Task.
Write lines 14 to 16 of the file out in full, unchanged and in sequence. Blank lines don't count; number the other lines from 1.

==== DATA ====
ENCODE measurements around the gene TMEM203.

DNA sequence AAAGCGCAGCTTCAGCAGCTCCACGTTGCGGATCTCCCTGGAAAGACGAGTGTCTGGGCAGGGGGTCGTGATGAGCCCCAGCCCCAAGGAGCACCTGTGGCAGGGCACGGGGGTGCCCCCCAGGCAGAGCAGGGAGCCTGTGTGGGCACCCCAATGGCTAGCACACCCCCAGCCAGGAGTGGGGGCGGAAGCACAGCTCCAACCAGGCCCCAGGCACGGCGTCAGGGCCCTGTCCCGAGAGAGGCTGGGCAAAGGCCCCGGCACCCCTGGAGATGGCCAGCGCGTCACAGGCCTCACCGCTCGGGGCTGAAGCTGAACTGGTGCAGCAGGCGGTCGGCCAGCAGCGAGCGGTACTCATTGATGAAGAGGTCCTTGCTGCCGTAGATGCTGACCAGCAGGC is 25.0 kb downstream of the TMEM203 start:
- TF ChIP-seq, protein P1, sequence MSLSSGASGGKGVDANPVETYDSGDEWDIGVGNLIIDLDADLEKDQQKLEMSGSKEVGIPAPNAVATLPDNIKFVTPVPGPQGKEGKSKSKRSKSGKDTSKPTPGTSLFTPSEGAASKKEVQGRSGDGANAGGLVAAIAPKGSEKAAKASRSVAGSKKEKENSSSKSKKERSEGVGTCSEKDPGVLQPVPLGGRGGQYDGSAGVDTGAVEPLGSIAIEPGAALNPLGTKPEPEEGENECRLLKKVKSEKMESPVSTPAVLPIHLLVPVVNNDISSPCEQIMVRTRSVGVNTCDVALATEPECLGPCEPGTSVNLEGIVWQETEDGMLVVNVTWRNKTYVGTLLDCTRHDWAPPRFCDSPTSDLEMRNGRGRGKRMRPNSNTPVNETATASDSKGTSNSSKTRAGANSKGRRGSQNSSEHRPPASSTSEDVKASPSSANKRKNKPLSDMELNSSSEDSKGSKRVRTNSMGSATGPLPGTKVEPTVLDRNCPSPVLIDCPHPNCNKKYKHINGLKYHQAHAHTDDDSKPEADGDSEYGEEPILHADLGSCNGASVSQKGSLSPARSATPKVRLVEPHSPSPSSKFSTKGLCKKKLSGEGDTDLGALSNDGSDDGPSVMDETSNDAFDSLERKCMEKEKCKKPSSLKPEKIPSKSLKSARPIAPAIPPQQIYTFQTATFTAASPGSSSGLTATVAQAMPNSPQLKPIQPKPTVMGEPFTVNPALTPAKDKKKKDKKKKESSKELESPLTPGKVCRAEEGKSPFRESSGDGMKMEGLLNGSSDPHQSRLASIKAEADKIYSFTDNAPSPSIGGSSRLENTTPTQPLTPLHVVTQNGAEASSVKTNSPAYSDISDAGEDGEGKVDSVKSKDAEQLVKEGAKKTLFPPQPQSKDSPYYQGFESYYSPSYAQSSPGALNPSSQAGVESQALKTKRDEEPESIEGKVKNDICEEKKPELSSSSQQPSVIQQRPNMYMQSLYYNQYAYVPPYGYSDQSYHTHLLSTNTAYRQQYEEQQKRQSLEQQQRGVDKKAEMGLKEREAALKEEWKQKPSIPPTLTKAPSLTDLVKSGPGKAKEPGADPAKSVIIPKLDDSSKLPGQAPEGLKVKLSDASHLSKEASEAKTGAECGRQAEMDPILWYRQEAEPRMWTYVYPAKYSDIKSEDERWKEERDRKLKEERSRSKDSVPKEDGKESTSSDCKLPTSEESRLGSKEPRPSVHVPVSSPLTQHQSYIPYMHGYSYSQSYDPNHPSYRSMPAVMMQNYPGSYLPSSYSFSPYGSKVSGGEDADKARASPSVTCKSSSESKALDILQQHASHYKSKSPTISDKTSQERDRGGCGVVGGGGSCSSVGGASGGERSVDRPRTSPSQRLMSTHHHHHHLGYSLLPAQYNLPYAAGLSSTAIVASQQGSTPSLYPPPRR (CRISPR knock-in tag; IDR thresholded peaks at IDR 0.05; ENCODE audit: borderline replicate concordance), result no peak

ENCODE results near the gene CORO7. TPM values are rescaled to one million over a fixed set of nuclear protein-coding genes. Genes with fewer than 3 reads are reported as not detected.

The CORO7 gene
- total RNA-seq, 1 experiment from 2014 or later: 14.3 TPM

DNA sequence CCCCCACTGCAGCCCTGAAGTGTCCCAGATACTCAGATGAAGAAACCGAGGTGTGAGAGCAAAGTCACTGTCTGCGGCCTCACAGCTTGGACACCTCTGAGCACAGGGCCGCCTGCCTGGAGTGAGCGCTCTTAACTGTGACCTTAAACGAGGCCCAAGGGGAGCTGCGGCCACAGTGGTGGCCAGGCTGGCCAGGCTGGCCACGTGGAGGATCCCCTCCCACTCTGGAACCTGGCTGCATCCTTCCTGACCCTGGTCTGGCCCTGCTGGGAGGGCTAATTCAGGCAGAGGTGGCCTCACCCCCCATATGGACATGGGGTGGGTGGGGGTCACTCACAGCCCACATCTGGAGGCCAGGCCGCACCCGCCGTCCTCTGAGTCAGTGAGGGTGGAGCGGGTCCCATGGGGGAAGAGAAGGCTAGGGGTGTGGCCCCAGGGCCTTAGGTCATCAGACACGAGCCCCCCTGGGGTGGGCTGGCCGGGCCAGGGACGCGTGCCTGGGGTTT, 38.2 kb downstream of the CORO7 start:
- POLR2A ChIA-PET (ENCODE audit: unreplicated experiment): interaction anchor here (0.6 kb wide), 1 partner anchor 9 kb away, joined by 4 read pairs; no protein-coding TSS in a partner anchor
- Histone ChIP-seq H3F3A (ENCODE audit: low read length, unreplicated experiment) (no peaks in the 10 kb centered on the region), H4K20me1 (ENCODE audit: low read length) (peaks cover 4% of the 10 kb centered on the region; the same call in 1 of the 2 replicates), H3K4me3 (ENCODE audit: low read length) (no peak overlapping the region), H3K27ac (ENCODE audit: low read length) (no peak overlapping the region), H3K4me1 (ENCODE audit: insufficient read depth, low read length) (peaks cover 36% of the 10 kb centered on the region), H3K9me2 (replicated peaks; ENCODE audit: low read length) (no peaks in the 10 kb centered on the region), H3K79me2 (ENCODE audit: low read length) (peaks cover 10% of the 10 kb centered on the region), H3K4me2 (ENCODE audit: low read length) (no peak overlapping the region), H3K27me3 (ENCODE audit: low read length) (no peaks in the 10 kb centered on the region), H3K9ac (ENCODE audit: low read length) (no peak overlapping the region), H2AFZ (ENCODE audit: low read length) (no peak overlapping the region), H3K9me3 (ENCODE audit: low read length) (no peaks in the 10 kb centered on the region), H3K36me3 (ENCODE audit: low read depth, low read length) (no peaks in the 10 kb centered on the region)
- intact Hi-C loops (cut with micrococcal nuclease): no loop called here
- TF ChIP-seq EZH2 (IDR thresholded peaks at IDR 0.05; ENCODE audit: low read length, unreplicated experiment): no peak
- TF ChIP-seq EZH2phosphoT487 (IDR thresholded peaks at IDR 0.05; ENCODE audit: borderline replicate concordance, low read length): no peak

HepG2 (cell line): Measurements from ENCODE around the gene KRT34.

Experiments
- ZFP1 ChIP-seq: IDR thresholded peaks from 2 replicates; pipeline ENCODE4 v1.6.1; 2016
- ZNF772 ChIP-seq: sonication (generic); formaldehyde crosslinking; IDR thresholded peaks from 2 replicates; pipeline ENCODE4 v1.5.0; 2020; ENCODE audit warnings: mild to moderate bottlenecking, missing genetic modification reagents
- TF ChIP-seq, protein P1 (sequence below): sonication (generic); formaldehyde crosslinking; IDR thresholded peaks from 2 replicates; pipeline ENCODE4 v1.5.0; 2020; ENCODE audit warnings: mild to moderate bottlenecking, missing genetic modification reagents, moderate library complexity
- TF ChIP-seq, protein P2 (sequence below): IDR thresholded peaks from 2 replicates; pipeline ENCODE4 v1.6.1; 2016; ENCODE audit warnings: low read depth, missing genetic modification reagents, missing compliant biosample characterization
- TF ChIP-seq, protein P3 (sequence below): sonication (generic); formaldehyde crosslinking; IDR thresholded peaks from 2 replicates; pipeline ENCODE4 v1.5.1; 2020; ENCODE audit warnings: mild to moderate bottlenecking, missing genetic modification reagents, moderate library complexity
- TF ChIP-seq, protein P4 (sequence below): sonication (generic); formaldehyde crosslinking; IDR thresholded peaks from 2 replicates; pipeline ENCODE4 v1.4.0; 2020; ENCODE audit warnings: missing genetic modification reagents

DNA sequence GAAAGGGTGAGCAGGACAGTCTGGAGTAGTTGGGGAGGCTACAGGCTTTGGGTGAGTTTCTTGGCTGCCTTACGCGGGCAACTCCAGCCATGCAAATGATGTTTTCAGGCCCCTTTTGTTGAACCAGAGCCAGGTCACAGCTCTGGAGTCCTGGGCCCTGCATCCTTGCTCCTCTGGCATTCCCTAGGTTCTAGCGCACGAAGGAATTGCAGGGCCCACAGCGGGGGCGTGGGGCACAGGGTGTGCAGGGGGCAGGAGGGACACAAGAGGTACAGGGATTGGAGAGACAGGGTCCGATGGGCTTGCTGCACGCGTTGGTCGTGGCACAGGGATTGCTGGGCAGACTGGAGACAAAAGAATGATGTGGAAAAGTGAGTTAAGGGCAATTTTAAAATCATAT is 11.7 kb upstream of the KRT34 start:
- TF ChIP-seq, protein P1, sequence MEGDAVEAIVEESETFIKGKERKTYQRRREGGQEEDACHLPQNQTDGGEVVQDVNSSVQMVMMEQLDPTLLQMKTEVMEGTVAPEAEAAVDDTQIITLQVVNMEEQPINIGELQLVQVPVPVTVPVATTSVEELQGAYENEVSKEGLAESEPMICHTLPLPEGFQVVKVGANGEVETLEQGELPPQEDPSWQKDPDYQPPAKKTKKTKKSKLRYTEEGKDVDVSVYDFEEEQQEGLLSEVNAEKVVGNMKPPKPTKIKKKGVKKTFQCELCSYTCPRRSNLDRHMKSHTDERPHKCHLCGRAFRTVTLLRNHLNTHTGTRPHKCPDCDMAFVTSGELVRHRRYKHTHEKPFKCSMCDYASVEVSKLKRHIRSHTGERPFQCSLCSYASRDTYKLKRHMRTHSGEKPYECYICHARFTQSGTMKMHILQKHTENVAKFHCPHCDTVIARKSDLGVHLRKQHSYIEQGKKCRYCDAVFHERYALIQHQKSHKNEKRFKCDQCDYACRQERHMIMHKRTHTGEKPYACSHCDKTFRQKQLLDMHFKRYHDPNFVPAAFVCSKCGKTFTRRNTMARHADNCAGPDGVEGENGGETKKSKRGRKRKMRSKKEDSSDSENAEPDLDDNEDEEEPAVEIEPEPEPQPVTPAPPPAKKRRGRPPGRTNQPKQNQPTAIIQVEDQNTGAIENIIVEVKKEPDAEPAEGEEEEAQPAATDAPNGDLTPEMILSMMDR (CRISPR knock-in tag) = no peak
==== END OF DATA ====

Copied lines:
Experiments
- ZFP1 ChIP-seq: IDR thresholded peaks from 2 replicates; pipeline ENCODE4 v1.6.1; 2016
- ZNF772 ChIP-seq: sonication (generic); formaldehyde crosslinking; IDR thresholded peaks from 2 replicates; pipeline ENCODE4 v1.5.0; 2020; ENCODE audit warnings: mild to moderate bottlenecking, missing genetic modification reagents